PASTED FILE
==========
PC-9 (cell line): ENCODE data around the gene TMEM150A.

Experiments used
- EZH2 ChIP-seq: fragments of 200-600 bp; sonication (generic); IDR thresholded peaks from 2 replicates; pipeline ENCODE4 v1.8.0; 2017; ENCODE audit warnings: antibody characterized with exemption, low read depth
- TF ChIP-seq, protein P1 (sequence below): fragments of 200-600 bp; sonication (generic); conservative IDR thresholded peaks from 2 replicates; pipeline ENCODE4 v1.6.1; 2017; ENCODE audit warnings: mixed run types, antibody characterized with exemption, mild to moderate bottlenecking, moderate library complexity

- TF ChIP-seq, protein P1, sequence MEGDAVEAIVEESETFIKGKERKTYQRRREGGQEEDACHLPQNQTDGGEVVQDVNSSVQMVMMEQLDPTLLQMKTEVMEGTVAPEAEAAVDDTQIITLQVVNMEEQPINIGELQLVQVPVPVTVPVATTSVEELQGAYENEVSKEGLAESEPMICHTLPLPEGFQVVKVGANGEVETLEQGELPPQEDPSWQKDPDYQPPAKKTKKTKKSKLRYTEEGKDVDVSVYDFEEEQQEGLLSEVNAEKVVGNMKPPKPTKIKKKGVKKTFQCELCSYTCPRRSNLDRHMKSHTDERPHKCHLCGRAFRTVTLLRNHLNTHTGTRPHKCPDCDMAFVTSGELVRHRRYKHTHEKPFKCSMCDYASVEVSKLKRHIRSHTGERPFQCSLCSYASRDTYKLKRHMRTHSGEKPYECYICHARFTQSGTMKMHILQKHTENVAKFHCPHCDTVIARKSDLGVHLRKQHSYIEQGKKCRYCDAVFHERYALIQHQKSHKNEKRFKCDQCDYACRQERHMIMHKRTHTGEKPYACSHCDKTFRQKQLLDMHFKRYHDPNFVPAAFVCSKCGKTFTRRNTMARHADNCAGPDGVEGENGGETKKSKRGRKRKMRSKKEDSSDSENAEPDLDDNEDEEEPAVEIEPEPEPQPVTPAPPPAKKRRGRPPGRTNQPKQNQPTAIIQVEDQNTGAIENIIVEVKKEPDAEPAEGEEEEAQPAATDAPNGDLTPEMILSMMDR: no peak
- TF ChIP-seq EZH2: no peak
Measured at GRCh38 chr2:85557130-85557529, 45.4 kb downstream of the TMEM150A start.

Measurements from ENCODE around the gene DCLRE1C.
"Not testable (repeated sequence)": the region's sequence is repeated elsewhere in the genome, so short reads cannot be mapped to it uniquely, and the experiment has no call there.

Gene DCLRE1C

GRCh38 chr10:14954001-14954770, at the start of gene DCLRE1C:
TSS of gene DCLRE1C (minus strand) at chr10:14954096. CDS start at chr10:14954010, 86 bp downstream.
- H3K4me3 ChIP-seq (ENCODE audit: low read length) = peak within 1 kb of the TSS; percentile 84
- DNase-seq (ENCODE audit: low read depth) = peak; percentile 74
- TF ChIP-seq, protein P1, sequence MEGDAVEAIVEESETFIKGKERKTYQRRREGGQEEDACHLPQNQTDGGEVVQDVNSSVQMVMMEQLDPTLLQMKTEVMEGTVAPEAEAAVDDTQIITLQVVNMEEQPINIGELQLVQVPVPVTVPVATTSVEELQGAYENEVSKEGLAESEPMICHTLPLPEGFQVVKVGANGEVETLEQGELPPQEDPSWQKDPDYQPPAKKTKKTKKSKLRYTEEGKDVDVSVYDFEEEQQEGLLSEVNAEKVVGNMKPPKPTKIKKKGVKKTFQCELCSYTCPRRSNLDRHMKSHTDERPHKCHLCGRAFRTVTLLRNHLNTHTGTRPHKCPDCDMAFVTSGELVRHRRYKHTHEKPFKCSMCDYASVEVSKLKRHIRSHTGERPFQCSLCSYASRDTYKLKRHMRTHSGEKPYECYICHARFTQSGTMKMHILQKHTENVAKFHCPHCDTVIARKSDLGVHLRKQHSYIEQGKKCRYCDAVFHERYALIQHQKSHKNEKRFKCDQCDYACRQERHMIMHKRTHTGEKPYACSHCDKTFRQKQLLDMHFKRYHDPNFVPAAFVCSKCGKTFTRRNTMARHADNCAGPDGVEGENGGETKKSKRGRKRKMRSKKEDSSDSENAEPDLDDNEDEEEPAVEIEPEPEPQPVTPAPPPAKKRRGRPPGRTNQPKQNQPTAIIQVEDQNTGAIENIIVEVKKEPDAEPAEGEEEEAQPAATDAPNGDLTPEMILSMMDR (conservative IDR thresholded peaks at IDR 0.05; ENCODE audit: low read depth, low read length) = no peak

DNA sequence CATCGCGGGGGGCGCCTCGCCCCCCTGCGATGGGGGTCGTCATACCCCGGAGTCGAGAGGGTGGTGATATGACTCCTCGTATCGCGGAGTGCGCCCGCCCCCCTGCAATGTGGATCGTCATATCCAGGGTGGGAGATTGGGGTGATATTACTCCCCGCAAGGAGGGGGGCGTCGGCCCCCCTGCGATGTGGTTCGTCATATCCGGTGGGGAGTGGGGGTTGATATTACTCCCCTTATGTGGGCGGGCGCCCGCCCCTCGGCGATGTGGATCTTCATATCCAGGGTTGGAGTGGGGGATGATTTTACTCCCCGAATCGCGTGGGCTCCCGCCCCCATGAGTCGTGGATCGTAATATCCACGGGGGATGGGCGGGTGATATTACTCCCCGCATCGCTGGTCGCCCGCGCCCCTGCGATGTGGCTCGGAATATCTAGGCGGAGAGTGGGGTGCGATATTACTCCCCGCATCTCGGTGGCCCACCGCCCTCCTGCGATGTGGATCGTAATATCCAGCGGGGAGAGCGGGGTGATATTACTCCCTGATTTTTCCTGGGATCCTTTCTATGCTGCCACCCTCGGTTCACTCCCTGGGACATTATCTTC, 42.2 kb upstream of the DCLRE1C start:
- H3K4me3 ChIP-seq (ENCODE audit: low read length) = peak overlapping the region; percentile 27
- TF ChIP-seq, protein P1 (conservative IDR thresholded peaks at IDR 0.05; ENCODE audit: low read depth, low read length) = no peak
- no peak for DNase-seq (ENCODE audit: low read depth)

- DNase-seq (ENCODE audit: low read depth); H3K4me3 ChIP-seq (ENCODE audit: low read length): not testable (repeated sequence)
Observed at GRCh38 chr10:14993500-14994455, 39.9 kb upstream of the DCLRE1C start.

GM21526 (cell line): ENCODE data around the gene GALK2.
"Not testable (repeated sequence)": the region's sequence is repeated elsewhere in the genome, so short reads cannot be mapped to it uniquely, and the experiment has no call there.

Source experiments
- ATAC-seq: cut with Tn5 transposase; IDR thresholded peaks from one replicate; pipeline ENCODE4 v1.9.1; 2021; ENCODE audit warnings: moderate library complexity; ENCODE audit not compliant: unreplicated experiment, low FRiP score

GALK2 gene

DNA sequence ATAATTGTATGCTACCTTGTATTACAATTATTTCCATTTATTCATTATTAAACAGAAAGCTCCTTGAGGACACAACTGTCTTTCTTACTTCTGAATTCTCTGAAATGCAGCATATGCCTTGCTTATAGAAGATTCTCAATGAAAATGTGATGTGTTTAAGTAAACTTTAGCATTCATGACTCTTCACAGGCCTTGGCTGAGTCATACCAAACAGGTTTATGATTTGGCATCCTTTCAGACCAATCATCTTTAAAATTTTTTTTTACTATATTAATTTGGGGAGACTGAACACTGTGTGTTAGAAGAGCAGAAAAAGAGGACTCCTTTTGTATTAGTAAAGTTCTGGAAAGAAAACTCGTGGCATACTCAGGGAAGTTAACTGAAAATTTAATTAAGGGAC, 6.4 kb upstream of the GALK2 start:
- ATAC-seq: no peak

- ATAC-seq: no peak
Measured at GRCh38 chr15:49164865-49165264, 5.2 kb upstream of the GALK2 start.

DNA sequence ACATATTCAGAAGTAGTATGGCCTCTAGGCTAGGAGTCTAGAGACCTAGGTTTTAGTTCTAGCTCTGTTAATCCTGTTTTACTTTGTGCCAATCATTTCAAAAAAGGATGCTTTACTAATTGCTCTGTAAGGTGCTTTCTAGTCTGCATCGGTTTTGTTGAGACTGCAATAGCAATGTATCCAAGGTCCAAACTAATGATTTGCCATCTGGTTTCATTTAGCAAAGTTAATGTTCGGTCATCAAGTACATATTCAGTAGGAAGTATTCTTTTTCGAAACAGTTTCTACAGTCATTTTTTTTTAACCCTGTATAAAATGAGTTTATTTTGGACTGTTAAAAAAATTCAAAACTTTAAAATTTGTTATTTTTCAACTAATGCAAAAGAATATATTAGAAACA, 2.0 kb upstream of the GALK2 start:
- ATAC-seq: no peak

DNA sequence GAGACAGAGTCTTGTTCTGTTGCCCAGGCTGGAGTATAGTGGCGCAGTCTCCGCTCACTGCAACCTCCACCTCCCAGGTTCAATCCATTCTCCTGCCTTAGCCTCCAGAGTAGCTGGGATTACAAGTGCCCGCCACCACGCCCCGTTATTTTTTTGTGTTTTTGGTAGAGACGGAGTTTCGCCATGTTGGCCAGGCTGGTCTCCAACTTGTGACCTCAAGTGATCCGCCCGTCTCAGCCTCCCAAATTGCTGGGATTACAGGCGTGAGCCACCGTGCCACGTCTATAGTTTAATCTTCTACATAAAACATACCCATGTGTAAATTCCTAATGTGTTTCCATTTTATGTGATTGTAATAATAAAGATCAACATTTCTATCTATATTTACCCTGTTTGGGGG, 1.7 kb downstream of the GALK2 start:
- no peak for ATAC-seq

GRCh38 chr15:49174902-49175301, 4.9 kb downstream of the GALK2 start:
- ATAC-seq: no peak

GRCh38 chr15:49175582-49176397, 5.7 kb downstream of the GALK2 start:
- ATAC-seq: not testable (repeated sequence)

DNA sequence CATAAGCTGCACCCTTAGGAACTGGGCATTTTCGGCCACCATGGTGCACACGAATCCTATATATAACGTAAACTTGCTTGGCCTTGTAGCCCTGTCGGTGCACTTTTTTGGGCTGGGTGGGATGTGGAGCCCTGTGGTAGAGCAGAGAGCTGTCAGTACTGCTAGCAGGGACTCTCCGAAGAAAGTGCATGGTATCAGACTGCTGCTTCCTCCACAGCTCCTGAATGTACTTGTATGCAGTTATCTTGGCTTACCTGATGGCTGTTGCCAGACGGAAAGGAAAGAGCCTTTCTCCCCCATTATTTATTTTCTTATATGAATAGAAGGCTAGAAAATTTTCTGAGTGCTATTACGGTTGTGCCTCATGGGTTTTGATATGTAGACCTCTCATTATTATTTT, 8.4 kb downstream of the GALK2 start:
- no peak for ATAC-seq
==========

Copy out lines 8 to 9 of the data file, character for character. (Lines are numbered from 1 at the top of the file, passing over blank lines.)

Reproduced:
Measurements from ENCODE around the gene DCLRE1C.
"Not testable (repeated sequence)": the region's sequence is repeated elsewhere in the genome, so short reads cannot be mapped to it uniquely, and the experiment has no call there.